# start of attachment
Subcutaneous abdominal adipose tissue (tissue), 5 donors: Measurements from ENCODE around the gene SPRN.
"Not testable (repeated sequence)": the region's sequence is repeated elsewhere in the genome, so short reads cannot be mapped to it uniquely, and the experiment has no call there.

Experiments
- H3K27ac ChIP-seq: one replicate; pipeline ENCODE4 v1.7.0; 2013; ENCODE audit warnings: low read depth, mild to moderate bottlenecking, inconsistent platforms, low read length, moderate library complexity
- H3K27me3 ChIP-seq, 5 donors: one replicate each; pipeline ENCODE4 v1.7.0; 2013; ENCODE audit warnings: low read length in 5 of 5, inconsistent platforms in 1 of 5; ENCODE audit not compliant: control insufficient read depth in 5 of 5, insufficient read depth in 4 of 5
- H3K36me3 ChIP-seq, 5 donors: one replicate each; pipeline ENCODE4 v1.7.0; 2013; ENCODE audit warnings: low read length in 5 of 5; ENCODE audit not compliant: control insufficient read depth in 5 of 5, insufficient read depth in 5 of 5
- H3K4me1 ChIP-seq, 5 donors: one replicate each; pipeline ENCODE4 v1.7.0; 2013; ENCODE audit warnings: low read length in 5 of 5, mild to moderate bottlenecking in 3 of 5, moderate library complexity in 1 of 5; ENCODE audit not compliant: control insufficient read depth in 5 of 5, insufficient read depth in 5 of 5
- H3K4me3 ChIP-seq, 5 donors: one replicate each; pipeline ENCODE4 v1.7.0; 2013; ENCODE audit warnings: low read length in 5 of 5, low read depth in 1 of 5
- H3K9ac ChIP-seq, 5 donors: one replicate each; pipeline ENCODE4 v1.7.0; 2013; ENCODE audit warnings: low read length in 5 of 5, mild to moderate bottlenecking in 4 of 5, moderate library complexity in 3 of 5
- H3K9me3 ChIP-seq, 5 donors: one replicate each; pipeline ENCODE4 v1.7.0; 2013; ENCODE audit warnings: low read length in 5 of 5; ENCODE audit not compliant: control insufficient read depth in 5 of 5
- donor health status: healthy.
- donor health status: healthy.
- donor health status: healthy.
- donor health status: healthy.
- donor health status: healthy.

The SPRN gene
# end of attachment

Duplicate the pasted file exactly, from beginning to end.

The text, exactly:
Subcutaneous abdominal adipose tissue (tissue), 5 donors: Measurements from ENCODE around the gene SPRN.
"Not testable (repeated sequence)": the region's sequence is repeated elsewhere in the genome, so short reads cannot be mapped to it uniquely, and the experiment has no call there.

Experiments
- H3K27ac ChIP-seq: one replicate; pipeline ENCODE4 v1.7.0; 2013; ENCODE audit warnings: low read depth, mild to moderate bottlenecking, inconsistent platforms, low read length, moderate library complexity
- H3K27me3 ChIP-seq, 5 donors: one replicate each; pipeline ENCODE4 v1.7.0; 2013; ENCODE audit warnings: low read length in 5 of 5, inconsistent platforms in 1 of 5; ENCODE audit not compliant: control insufficient read depth in 5 of 5, insufficient read depth in 4 of 5
- H3K36me3 ChIP-seq, 5 donors: one replicate each; pipeline ENCODE4 v1.7.0; 2013; ENCODE audit warnings: low read length in 5 of 5; ENCODE audit not compliant: control insufficient read depth in 5 of 5, insufficient read depth in 5 of 5
- H3K4me1 ChIP-seq, 5 donors: one replicate each; pipeline ENCODE4 v1.7.0; 2013; ENCODE audit warnings: low read length in 5 of 5, mild to moderate bottlenecking in 3 of 5, moderate library complexity in 1 of 5; ENCODE audit not compliant: control insufficient read depth in 5 of 5, insufficient read depth in 5 of 5
- H3K4me3 ChIP-seq, 5 donors: one replicate each; pipeline ENCODE4 v1.7.0; 2013; ENCODE audit warnings: low read length in 5 of 5, low read depth in 1 of 5
- H3K9ac ChIP-seq, 5 donors: one replicate each; pipeline ENCODE4 v1.7.0; 2013; ENCODE audit warnings: low read length in 5 of 5, mild to moderate bottlenecking in 4 of 5, moderate library complexity in 3 of 5
- H3K9me3 ChIP-seq, 5 donors: one replicate each; pipeline ENCODE4 v1.7.0; 2013; ENCODE audit warnings: low read length in 5 of 5; ENCODE audit not compliant: control insufficient read depth in 5 of 5
- donor health status: healthy.
- donor health status: healthy.
- donor health status: healthy.
- donor health status: healthy.
- donor health status: healthy.

The SPRN gene